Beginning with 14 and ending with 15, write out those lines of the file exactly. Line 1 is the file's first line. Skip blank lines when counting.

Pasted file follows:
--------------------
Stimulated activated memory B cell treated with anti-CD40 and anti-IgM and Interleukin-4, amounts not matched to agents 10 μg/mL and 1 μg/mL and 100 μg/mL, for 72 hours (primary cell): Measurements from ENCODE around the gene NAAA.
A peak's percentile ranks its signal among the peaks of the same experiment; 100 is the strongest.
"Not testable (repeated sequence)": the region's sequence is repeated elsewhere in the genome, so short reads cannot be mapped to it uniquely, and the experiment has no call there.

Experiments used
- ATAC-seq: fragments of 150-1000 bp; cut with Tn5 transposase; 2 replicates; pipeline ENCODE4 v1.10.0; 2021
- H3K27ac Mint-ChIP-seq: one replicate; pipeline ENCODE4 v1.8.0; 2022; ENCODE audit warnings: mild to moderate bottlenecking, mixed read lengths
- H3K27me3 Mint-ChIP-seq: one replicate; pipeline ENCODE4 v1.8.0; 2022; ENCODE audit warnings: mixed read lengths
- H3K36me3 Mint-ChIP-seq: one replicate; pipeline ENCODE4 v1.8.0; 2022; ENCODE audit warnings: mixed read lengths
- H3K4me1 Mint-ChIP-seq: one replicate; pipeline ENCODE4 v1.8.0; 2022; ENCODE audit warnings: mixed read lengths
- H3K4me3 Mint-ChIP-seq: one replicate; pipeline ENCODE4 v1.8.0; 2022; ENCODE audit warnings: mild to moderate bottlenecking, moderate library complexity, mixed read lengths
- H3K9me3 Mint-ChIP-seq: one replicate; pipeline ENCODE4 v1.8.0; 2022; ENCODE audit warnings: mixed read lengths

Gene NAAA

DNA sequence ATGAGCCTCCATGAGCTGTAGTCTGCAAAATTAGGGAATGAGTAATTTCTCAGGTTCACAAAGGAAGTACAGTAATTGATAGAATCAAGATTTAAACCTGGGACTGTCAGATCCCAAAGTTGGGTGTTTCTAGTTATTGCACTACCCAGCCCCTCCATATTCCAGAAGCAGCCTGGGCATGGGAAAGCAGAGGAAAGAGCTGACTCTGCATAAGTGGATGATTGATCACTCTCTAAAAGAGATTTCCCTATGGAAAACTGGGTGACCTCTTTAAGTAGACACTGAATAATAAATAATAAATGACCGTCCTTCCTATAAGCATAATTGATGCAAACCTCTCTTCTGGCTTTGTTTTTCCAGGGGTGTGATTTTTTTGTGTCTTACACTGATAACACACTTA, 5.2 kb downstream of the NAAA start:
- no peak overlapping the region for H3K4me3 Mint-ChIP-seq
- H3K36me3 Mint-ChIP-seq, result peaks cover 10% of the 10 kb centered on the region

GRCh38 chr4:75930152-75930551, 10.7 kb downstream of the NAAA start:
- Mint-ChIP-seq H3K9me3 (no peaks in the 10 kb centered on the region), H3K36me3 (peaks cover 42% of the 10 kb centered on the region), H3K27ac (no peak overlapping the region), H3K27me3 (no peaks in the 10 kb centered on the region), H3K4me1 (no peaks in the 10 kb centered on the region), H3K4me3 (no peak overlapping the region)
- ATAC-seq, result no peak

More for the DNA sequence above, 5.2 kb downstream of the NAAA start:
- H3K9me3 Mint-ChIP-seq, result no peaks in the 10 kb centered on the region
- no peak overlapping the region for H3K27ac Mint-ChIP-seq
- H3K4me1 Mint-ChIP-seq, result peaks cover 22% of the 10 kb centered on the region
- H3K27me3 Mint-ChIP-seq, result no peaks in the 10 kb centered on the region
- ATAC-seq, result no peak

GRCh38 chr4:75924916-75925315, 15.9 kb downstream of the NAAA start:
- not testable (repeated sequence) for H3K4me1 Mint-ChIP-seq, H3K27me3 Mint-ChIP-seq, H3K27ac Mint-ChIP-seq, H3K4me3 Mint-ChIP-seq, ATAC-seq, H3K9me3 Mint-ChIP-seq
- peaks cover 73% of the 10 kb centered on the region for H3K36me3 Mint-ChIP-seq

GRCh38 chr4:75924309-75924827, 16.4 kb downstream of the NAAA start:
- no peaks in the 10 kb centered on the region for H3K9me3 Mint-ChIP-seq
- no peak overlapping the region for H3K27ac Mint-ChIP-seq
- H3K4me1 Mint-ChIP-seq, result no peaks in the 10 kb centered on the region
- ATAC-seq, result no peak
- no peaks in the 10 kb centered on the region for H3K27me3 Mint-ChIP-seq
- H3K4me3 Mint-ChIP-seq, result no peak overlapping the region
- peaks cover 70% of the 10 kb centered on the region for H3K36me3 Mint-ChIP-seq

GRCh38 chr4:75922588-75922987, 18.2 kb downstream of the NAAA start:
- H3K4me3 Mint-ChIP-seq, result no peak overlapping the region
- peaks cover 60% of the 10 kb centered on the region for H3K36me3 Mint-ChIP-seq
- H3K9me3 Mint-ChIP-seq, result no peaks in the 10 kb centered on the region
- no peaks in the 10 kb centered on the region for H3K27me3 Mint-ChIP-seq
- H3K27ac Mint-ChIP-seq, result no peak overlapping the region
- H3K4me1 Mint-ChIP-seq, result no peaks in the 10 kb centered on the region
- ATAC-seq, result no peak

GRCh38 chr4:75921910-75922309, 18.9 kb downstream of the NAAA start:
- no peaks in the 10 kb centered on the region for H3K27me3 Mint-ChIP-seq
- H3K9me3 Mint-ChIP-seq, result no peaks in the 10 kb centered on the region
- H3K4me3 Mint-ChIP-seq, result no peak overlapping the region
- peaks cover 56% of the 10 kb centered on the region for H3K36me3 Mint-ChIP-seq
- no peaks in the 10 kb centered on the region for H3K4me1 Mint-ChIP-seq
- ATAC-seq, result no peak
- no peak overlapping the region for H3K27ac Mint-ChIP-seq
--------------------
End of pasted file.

- no peak overlapping the region for H3K4me3 Mint-ChIP-seq
- H3K36me3 Mint-ChIP-seq, result peaks cover 10% of the 10 kb centered on the region